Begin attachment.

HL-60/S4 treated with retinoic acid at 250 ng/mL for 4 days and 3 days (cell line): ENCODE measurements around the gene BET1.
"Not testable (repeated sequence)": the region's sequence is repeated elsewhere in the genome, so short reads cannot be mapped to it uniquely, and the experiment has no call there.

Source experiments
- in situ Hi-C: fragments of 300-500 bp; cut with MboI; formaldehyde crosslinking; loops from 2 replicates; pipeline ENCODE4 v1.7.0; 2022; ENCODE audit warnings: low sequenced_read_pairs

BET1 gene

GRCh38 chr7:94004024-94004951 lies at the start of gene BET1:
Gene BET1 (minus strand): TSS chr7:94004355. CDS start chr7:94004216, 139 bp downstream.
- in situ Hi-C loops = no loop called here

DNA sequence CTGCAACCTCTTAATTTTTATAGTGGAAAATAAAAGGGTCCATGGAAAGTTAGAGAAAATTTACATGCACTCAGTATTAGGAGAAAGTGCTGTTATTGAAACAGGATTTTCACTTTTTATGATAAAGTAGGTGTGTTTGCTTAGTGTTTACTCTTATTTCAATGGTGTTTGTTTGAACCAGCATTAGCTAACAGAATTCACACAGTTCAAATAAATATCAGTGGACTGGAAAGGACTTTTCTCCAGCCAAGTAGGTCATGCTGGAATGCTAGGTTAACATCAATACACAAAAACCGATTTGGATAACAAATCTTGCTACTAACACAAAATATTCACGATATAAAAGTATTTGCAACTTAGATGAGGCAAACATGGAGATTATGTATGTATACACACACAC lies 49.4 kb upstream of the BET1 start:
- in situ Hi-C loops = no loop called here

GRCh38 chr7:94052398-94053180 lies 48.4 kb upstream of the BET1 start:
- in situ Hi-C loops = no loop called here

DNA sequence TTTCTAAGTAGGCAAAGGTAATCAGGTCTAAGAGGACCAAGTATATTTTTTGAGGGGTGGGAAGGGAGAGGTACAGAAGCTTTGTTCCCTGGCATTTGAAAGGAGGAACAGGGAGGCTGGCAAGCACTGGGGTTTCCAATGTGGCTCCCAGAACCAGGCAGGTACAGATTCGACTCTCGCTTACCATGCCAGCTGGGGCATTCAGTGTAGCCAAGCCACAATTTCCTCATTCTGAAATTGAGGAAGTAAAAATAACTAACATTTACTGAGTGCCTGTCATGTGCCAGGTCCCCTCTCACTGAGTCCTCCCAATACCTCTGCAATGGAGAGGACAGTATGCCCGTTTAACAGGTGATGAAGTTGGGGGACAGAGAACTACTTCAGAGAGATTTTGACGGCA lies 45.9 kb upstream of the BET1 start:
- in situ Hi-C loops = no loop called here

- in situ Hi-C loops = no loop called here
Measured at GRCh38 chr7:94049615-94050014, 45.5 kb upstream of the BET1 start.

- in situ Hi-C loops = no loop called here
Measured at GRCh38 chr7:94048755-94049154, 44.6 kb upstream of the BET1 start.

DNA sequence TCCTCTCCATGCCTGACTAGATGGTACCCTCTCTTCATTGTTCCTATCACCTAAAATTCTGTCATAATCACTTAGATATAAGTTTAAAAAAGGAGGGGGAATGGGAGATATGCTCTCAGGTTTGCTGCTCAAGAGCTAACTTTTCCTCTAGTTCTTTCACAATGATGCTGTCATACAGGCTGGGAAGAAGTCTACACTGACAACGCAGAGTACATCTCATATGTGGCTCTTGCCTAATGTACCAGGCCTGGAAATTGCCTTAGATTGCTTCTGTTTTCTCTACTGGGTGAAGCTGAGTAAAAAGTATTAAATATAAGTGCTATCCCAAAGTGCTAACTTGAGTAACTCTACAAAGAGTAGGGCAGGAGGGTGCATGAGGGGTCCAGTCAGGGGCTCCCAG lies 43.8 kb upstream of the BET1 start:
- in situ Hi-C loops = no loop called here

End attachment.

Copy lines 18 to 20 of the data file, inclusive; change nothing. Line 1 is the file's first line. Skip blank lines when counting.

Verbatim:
Measured at GRCh38 chr7:94048755-94049154, 44.6 kb upstream of the BET1 start.

DNA sequence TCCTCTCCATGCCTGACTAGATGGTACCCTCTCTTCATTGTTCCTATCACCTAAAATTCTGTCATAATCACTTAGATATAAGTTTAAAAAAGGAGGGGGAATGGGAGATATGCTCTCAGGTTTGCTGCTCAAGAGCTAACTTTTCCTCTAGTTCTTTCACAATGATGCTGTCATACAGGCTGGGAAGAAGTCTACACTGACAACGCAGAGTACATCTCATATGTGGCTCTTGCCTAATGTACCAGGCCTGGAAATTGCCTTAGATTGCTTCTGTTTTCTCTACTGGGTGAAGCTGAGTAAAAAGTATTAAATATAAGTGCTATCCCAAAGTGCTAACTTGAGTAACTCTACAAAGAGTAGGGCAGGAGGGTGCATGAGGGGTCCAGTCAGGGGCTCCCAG lies 43.8 kb upstream of the BET1 start:
- in situ Hi-C loops = no loop called here